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Best of Liz Benston

Gaming Guru

Liz Benston
 

Looking In On: Gaming

26 June 2006

LAS VEGAS, Nevada -- A Playboy hotel and casino in Atlantic City was an experiment gone bad in the 1980s. But Palms owner George Maloof is bullish that the brand will make a splash in Las Vegas when he opens the Playboy Club atop his new hotel tower at the end of September.

It will be the first Las Vegas casino in a nightclub and lounge setting to charge an admission fee.

The boutique, three-level casino, part owned by Playboy Enterprises, didn't go over well with Atlantic City gamblers and was later bought by Donald Trump.

Maloof says his Las Vegas venture, where admission is expected to top $30, will offer more reward with less risk because he isn't relying on the Playboy brand to lure gamblers, but instead is using it as a single attraction.

"This is like our version of a show," he said.

More important, Maloof will control the Playboy venue. He is paying Playboy Enterprises a licensing fee for a limited time for rights to the brand plus a percentage of revenue.

Maloof and Playboy have a history.

Maloof has hosted several Playboy events at the Palms over the years, which have done very well by the casino operator's estimate.

"I kind of understand what I'm getting into," he said. "We've had five or six big Playboy events, and we were able to get an idea who they attracted and the effect it had on our casino revenues."

• • •

The Imperial Palace will go the way of the Desert Inn, Hacienda and Landmark - as soon as owner Harrah's Entertainment can get around to it.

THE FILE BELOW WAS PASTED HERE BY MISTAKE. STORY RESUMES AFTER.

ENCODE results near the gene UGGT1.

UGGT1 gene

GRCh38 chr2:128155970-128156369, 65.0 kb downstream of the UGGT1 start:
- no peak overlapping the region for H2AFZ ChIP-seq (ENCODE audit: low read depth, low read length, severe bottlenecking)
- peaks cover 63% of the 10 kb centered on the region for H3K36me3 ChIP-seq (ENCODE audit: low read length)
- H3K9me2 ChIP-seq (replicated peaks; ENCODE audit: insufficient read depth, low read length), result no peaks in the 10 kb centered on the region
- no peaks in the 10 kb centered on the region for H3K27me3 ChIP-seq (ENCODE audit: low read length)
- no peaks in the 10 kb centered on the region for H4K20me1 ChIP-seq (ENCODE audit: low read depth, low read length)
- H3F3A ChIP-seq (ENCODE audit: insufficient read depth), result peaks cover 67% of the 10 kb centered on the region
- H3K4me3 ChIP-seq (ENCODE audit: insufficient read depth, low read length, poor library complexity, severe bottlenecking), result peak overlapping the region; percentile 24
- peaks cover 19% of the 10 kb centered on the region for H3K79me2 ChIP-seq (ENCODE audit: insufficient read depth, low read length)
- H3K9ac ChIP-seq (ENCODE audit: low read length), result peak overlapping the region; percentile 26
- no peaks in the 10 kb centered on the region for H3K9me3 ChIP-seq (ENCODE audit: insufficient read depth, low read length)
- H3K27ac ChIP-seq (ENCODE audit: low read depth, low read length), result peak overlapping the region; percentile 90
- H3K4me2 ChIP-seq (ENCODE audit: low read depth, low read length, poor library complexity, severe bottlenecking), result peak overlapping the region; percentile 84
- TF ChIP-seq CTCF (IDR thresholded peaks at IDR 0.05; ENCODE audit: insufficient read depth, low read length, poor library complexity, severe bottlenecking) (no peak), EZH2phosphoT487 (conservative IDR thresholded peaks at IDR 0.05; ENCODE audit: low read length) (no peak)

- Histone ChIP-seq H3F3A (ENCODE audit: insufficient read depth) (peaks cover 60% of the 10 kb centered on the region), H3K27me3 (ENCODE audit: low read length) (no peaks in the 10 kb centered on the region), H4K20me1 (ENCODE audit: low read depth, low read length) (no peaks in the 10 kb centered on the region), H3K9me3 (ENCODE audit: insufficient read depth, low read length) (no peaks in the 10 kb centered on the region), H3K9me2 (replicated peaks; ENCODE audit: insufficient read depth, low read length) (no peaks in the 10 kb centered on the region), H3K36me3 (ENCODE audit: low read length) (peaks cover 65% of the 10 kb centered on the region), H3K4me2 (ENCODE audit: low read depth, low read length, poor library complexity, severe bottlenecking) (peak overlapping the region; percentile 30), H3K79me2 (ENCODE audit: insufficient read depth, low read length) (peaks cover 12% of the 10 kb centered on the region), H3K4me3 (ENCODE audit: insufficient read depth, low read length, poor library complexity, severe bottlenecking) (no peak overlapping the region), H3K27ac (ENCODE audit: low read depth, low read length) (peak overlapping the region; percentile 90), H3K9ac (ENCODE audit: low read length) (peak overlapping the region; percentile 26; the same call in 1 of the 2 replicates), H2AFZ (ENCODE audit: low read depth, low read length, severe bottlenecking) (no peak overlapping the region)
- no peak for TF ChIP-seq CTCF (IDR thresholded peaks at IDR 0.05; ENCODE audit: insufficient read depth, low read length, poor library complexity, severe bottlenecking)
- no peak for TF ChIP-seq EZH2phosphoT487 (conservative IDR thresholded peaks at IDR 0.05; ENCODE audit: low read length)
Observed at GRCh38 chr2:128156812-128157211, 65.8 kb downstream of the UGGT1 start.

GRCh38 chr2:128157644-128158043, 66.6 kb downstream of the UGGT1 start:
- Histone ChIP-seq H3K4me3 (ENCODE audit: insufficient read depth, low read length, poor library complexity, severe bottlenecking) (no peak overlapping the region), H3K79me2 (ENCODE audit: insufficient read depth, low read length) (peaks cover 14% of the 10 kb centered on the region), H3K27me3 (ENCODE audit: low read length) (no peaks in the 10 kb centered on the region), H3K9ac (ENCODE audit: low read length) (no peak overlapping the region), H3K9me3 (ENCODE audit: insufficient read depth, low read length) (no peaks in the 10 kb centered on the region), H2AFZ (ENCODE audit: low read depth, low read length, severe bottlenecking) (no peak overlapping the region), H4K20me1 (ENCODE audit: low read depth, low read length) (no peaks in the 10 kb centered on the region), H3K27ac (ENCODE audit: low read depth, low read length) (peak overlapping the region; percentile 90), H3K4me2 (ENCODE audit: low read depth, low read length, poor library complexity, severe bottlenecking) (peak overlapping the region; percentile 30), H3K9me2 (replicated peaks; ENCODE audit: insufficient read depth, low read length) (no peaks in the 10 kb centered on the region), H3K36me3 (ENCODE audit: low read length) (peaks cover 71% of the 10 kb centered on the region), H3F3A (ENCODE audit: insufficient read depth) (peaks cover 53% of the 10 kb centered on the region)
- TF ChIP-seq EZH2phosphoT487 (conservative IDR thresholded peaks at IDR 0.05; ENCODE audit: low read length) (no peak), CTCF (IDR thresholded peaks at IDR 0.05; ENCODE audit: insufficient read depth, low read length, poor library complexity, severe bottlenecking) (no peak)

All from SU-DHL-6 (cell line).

But you'd never know it by looking around the Asian-themed property, which is continuing a long-running room remodeling project, opening a new restaurant, launching a Strip-front entertainment venue and relocating a karaoke bar.

Then there's the 30th anniversary commemorative casino chip that the property is minting for distribution.

Given the property's uncertain future, the chip is already getting some interest from collectors, said Jackie Brett, director of advertising and public relations at the Imperial Palace.

The hotel, formerly the Flamingo Capri motel, became the Imperial Palace in 1976.

Meanwhile, the summer luau by the pool is in its 15th year, the vintage car collection in the hotel turns 25 this year and the impersonator show, "Legends in Concert," is celebrating 24 years.

Brett said Imperial Palace management is as much in the dark about Harrah's plans as the public, though they expect to hear more after a Harrah's board meeting next month.

Beacher's Rockhouse Bar, a spinoff of the Hard Rock Hotel variety show by comedian Jeff Beacher, is expected to open in August at the site of Tequila Joe's. The karaoke bar in that spot closed, but officials decided to reopen it upstairs near the race and sports book.

The property also put some thought into its newest restaurant, a New England-style eatery called the Cockeyed Clam that replaces a previous seafood restaurant.

• • •

Just how big is the buzz surrounding this year's World Series of Poker?

Consider that last year, tournament organizer Harrah's Entertainment turned down at least 300 requests for media credentials, mainly because there just wasn't room. Tournament officials likely will turn down as many this year, especially a growing contingent of documentary film producers from various countries that want to follow around local players and schlep around a lot of recording equipment.

The crush of attention on the world's largest poker tournament, which began Sunday, is expected to draw more than 600 journalists from around the globe, from hometown papers to major newspapers and magazines.

Where celebrities go, media follow. One of the largest contingents of VIPs will arrive this year to play in the annual ladies' tournament event. A group of at least six actresses, including Anne Heche, Ricki Lake and Mena Suvari, will be sponsored by poker site HollywoodPoker.com, which is part owned by actor James Woods, another tournament regular.